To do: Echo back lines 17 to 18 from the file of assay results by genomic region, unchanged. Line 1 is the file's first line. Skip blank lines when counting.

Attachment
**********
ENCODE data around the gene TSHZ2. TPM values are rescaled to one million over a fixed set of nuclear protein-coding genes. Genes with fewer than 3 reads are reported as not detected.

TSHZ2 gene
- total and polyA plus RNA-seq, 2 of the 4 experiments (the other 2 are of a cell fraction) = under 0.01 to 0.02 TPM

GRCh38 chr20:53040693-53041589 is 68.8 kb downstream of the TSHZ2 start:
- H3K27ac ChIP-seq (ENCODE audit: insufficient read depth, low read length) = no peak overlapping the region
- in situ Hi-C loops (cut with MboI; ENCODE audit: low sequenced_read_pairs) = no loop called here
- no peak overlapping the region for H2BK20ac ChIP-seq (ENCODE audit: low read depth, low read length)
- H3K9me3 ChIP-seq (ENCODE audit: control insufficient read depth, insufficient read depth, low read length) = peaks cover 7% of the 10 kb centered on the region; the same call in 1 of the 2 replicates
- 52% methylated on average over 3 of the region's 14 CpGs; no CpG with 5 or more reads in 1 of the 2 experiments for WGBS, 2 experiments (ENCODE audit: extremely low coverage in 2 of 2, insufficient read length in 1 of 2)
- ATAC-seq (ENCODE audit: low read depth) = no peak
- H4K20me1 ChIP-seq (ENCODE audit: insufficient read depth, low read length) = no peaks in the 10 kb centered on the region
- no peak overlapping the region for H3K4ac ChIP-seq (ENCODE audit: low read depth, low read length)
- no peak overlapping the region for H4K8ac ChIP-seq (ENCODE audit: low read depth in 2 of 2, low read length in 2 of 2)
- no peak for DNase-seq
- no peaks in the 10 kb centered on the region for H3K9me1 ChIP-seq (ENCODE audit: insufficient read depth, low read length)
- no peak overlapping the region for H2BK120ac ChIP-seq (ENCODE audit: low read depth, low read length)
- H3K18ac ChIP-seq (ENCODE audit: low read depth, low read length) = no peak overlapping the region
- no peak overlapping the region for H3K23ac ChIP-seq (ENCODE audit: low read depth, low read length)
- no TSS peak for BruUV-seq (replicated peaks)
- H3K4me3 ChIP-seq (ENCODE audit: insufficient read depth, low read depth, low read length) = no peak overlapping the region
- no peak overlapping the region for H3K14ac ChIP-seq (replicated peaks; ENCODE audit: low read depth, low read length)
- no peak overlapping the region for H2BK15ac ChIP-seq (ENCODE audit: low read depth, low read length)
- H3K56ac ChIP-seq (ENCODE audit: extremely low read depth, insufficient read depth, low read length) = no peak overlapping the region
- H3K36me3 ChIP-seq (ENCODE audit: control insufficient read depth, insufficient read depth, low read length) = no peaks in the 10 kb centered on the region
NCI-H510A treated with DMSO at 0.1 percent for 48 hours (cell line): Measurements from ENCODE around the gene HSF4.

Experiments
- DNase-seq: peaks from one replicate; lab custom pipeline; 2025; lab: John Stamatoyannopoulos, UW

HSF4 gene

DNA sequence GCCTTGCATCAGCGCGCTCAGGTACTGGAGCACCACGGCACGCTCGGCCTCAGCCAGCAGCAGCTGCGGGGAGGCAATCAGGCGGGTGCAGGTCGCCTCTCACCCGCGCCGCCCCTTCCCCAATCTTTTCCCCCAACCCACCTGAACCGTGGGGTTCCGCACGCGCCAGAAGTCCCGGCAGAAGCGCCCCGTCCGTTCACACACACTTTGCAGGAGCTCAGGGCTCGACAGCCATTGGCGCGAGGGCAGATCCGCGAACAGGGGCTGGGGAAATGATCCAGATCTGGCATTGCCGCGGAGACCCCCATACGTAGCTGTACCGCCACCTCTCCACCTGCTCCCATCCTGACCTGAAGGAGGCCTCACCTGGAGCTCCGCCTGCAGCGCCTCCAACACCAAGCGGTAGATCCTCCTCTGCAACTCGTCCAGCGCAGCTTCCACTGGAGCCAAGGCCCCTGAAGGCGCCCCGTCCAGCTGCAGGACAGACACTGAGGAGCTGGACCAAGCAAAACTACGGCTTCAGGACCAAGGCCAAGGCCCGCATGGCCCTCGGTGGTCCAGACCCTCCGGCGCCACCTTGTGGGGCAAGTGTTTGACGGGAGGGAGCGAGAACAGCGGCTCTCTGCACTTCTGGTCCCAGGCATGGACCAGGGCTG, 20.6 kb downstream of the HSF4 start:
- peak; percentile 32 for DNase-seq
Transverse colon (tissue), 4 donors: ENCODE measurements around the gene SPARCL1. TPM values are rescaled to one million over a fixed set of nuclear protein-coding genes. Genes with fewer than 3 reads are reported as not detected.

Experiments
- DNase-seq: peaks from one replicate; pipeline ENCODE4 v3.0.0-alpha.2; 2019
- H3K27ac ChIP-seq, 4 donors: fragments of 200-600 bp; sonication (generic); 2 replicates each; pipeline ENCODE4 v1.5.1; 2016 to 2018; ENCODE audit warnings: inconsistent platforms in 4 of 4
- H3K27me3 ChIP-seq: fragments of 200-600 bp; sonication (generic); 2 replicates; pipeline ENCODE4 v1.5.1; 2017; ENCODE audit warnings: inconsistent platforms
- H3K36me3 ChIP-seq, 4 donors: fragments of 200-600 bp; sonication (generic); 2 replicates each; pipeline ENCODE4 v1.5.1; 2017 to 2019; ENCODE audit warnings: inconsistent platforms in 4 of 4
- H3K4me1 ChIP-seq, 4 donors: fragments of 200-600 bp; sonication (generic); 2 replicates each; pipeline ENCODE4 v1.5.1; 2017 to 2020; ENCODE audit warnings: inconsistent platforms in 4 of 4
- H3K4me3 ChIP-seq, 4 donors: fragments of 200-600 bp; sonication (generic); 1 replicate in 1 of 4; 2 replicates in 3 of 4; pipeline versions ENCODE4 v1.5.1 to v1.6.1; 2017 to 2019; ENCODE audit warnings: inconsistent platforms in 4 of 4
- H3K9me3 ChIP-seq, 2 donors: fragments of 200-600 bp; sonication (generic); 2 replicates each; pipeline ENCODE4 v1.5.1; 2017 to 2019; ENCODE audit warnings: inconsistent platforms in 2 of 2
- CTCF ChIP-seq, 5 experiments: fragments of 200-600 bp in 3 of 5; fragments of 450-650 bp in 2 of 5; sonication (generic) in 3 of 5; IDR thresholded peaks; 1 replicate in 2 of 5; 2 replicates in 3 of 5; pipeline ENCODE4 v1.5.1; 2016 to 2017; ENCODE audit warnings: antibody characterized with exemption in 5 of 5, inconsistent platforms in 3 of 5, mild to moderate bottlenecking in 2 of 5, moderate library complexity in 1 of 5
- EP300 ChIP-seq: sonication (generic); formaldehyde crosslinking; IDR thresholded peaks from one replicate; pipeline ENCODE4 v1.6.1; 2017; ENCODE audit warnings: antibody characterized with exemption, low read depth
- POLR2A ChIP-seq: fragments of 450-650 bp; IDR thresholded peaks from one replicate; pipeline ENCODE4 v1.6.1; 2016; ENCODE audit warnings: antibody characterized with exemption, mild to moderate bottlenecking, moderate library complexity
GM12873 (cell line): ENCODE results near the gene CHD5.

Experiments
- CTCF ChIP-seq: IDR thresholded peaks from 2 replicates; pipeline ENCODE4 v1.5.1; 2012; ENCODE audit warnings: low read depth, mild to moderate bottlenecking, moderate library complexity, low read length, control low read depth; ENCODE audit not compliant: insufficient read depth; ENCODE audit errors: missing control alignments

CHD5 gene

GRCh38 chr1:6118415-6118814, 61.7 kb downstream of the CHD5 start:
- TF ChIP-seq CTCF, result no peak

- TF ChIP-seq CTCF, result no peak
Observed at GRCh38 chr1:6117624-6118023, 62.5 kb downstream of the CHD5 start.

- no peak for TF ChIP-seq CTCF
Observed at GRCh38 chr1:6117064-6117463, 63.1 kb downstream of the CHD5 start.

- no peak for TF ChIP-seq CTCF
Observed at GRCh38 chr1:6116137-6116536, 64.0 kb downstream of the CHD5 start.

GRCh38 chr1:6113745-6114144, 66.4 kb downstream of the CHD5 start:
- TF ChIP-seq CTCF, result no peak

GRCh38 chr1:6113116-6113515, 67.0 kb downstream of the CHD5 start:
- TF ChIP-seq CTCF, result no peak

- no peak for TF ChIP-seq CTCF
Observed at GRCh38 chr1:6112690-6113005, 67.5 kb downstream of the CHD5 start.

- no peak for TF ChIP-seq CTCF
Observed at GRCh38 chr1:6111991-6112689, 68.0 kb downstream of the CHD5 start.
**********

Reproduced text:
- H3K18ac ChIP-seq (ENCODE audit: low read depth, low read length) = no peak overlapping the region
- no peak overlapping the region for H3K23ac ChIP-seq (ENCODE audit: low read depth, low read length)